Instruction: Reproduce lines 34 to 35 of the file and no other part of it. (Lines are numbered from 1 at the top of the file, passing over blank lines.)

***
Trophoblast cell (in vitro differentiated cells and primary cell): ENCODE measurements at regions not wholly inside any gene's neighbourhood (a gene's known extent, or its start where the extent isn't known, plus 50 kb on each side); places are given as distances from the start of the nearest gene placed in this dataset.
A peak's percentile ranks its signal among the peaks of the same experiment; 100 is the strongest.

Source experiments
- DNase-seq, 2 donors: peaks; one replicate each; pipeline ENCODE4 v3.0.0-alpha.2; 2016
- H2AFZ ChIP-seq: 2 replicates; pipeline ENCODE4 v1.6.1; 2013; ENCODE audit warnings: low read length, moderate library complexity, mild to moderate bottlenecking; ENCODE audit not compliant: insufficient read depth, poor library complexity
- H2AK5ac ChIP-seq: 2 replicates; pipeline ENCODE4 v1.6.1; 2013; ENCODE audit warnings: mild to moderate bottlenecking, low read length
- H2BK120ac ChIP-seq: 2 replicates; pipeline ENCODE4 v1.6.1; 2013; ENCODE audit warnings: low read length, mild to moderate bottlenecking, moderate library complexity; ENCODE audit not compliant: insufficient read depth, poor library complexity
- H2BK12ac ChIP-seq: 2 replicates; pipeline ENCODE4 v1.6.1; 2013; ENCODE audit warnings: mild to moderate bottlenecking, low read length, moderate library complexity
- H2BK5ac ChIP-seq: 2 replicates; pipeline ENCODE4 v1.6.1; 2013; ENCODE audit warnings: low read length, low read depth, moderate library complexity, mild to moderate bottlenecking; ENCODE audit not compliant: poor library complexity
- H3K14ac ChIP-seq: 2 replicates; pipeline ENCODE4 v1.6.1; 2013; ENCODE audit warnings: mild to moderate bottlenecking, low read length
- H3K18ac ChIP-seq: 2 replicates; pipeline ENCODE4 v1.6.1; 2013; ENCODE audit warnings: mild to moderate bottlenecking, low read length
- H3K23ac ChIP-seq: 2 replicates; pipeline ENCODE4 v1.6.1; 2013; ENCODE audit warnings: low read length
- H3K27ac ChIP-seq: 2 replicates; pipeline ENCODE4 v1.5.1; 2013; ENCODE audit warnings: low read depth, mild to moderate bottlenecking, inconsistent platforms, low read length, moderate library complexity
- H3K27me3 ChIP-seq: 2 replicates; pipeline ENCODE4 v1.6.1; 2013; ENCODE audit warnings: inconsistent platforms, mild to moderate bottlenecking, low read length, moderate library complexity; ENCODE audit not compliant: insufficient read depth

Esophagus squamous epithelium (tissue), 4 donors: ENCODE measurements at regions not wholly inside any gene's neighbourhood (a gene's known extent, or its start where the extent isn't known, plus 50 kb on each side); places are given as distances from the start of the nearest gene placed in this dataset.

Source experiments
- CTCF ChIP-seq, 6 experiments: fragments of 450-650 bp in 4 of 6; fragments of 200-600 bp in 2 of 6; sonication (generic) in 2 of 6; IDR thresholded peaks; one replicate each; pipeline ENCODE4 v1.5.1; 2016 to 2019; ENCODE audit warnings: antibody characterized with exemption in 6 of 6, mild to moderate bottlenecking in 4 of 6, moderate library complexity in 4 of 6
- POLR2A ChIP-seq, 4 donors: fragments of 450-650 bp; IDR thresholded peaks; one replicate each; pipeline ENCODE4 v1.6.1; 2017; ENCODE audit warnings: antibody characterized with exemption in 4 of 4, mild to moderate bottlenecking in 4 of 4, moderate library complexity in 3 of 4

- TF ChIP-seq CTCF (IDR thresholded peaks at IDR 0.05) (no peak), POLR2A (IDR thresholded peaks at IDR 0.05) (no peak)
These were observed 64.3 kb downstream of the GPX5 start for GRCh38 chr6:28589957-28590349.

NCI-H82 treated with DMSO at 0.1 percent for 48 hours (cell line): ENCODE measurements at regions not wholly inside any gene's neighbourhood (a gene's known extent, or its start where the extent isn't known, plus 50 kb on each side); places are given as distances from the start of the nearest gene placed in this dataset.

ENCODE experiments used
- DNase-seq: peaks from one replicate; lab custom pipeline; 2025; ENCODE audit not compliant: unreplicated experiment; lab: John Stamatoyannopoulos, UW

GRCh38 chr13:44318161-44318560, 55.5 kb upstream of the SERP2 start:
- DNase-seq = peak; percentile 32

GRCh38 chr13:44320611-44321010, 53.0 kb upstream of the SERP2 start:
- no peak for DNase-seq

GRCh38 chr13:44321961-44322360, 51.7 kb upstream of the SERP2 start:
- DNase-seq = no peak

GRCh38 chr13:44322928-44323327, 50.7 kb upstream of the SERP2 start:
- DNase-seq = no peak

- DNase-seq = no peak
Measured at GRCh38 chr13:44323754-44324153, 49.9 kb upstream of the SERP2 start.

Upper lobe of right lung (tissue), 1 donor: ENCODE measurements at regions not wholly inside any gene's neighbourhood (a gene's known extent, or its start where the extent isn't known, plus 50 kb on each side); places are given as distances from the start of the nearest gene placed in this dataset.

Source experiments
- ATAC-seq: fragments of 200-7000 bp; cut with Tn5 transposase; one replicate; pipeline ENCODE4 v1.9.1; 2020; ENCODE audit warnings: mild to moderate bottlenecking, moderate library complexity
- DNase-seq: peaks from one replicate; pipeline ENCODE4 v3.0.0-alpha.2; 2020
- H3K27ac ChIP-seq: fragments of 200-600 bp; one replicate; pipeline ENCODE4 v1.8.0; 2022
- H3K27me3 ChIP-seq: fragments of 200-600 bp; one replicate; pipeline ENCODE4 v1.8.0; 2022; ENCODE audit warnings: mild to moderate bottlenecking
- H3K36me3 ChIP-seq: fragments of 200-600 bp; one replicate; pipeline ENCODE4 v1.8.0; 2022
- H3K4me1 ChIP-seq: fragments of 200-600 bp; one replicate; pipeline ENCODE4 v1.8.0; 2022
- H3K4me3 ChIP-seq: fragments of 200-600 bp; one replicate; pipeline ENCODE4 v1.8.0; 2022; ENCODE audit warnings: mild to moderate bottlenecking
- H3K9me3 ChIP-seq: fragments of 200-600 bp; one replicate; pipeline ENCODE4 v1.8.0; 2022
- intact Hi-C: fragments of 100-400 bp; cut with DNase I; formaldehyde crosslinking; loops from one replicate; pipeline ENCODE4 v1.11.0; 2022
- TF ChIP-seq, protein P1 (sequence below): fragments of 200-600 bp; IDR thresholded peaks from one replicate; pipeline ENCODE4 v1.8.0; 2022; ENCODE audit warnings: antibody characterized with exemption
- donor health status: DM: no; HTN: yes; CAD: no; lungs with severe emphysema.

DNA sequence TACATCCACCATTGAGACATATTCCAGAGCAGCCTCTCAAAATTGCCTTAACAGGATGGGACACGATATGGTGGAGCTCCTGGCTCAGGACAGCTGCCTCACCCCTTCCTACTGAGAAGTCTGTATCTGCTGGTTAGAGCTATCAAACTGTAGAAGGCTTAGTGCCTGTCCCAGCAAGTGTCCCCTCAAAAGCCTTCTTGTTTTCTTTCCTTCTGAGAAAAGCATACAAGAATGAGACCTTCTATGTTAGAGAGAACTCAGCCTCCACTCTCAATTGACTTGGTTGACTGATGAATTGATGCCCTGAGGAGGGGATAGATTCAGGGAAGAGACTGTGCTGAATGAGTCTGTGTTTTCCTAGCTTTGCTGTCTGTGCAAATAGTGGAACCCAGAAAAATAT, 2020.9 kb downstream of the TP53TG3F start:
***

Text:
Upper lobe of right lung (tissue), 1 donor: ENCODE measurements at regions not wholly inside any gene's neighbourhood (a gene's known extent, or its start where the extent isn't known, plus 50 kb on each side); places are given as distances from the start of the nearest gene placed in this dataset.

Source experiments